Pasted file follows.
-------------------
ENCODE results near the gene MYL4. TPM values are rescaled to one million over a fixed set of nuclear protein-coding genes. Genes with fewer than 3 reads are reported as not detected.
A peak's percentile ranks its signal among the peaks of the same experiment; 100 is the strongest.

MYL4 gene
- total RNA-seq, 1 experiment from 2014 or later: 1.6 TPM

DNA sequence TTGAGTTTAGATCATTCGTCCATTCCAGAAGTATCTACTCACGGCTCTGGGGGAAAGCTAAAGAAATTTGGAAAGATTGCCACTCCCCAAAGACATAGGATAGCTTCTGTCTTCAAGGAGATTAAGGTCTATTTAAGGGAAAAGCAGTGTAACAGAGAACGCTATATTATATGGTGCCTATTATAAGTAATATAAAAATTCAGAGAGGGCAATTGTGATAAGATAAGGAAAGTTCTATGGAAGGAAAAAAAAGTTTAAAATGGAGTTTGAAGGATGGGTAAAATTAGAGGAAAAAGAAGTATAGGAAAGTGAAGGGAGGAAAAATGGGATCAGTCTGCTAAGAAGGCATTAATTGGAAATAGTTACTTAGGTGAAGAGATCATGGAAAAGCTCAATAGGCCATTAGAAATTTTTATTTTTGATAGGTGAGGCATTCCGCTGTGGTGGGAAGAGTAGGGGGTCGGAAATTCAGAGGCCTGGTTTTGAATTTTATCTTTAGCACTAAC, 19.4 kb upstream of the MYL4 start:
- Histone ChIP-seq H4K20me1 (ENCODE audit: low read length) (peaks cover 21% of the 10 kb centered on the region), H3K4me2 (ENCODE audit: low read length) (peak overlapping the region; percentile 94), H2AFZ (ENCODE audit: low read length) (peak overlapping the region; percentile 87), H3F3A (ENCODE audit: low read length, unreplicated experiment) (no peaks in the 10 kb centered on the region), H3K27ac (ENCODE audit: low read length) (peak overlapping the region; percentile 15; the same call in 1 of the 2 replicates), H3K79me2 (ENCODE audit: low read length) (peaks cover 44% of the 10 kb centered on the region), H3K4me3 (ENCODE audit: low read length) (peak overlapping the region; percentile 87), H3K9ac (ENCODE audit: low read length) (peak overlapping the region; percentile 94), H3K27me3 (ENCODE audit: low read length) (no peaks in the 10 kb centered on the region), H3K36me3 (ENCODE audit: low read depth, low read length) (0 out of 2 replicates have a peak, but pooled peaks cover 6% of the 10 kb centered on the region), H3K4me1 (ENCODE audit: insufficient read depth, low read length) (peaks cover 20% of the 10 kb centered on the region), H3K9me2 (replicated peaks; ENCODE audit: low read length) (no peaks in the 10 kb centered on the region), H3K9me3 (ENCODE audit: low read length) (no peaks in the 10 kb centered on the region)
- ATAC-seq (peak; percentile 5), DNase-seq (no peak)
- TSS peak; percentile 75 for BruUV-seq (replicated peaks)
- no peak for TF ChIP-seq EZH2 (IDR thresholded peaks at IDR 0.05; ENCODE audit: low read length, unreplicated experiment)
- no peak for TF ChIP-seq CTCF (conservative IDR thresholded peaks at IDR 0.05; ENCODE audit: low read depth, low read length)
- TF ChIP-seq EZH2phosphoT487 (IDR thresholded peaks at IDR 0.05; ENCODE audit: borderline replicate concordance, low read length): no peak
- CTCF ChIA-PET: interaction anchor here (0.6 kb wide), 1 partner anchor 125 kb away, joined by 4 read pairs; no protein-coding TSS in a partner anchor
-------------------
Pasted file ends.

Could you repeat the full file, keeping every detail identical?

ENCODE results near the gene MYL4. TPM values are rescaled to one million over a fixed set of nuclear protein-coding genes. Genes with fewer than 3 reads are reported as not detected.
A peak's percentile ranks its signal among the peaks of the same experiment; 100 is the strongest.

MYL4 gene
- total RNA-seq, 1 experiment from 2014 or later: 1.6 TPM

DNA sequence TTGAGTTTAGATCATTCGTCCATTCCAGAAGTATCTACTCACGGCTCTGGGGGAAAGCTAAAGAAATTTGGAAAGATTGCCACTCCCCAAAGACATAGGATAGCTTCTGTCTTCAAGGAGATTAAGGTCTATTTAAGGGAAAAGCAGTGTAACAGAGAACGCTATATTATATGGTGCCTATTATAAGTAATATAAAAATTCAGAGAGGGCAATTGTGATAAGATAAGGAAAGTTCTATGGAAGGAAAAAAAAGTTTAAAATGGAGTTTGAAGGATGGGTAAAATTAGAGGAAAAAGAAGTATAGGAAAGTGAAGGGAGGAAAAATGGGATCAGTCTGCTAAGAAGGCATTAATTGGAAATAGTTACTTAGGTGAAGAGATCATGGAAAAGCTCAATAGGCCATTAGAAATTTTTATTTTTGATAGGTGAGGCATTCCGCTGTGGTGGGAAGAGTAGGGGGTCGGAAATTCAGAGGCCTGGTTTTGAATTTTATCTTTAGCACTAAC, 19.4 kb upstream of the MYL4 start:
- Histone ChIP-seq H4K20me1 (ENCODE audit: low read length) (peaks cover 21% of the 10 kb centered on the region), H3K4me2 (ENCODE audit: low read length) (peak overlapping the region; percentile 94), H2AFZ (ENCODE audit: low read length) (peak overlapping the region; percentile 87), H3F3A (ENCODE audit: low read length, unreplicated experiment) (no peaks in the 10 kb centered on the region), H3K27ac (ENCODE audit: low read length) (peak overlapping the region; percentile 15; the same call in 1 of the 2 replicates), H3K79me2 (ENCODE audit: low read length) (peaks cover 44% of the 10 kb centered on the region), H3K4me3 (ENCODE audit: low read length) (peak overlapping the region; percentile 87), H3K9ac (ENCODE audit: low read length) (peak overlapping the region; percentile 94), H3K27me3 (ENCODE audit: low read length) (no peaks in the 10 kb centered on the region), H3K36me3 (ENCODE audit: low read depth, low read length) (0 out of 2 replicates have a peak, but pooled peaks cover 6% of the 10 kb centered on the region), H3K4me1 (ENCODE audit: insufficient read depth, low read length) (peaks cover 20% of the 10 kb centered on the region), H3K9me2 (replicated peaks; ENCODE audit: low read length) (no peaks in the 10 kb centered on the region), H3K9me3 (ENCODE audit: low read length) (no peaks in the 10 kb centered on the region)
- ATAC-seq (peak; percentile 5), DNase-seq (no peak)
- TSS peak; percentile 75 for BruUV-seq (replicated peaks)
- no peak for TF ChIP-seq EZH2 (IDR thresholded peaks at IDR 0.05; ENCODE audit: low read length, unreplicated experiment)
- no peak for TF ChIP-seq CTCF (conservative IDR thresholded peaks at IDR 0.05; ENCODE audit: low read depth, low read length)
- TF ChIP-seq EZH2phosphoT487 (IDR thresholded peaks at IDR 0.05; ENCODE audit: borderline replicate concordance, low read length): no peak
- CTCF ChIA-PET: interaction anchor here (0.6 kb wide), 1 partner anchor 125 kb away, joined by 4 read pairs; no protein-coding TSS in a partner anchor